From the diamond to the gridiron
Few people call a career-ending injury a blessing, but Chris Willson does. Willson, a redshirt sophomore, was forced to end his baseball career after tearing his labrum, the band of cartilage that helps keep his shoulder in place. But his days in a Wake Forest jersey are not over as he will be joining the university football team this spring.
Clare Stanton/Old Gold & Black
A natural athlete, Willson stands 6-foot-6 and weighs in at 225 pounds. He lettered in football in high school and was captain of his team in 2009, in addition to being a standout pitcher on the baseball team. When the time came to make a choice between football and baseball, the California native chose to play baseball because he had more recruitment opportunities. Now, he says that it turns out God had a different plan for him.
After having shoulder surgery this past summer, he realized that he would never be able to reacquire the whip necessary to make the pitching motion.
“[The surgery] kind of put a hinder on the rest of my baseball career here at Wake,” Willson said. “It would be a long process getting back into it.” But throwing a football is an entirely different motion that is much less stressful on the shoulder. Therefore, Willson will be making the transition from pitcher to quarterback.
Despite choosing to pursue a career in baseball, Willson still always had football on his mind. “I leaned more toward baseball and that’s how I felt when I came here,” Willson said. “But I always had in mind the opportunity to play both because, I mean, that was the dream growing up.” So while he was recovering from surgery, he decided to revisit a career in football. “I just wanted to give it a shot and I talked to the coaches,” Willson said. “I’m a big guy so they accepted it.”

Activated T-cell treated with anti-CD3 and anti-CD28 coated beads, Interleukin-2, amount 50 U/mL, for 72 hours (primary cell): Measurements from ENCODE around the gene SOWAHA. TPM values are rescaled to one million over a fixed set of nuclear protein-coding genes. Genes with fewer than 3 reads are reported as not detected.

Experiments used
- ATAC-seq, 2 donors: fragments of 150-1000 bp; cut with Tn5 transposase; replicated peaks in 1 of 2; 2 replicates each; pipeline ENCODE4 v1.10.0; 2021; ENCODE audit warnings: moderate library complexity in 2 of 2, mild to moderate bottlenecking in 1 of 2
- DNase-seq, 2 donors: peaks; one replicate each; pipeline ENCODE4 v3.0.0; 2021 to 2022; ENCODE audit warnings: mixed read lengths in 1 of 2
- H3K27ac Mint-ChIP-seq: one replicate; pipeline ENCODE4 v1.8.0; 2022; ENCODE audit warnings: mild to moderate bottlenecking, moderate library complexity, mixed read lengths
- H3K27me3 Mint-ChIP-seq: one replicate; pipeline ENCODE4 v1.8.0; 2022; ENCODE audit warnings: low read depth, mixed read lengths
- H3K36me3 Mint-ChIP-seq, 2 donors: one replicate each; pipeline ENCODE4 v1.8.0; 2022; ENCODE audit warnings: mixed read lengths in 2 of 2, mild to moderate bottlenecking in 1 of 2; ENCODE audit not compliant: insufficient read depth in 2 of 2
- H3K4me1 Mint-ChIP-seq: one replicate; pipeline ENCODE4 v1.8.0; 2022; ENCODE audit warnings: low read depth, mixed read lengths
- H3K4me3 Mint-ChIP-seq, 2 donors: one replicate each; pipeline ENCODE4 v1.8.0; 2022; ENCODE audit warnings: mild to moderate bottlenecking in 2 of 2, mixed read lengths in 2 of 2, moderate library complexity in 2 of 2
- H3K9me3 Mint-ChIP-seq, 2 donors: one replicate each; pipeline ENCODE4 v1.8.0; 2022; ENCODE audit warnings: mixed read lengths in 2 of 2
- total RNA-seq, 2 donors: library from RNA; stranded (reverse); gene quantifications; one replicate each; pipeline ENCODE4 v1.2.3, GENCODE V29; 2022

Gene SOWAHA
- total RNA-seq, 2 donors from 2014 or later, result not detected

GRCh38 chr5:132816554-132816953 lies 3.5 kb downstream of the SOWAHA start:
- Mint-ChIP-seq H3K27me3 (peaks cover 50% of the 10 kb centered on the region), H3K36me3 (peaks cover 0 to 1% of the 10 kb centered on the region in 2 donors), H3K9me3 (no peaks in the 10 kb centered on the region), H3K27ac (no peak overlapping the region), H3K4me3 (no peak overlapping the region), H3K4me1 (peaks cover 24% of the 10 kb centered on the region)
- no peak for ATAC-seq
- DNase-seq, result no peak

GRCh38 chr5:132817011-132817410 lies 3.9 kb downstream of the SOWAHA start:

Now Willson will try and integrate himself into the football team, prove himself to the coaches and find his spot in the quarterback rotation. After working on throwing and his technique for the past few months, Willson is now participating in spring football and is looking forward to the fall season. “It’s going to be a completely different experience traveling to different schools and playing a football game rather than baseball for Wake,” Willson said.
And while he is excited for the opportunity to play another sport he loves, for the school he loves, Willson will miss being part of the baseball team. “I’ll miss just hanging out on the field and joking around with the guys,” Willson said. “It’s a whole different atmosphere between baseball and football. Football is a little more fast paced and it keeps you a little more active. There are little quirky things here and there that I’ll miss from baseball.”
And although Willson will never set foot on the baseball diamond again, he joins a rare class of athletes to play two sports in a top athletic conference. “It’s kind of cool to get the opportunity to still play and help out the school in any way I can,” Willson said.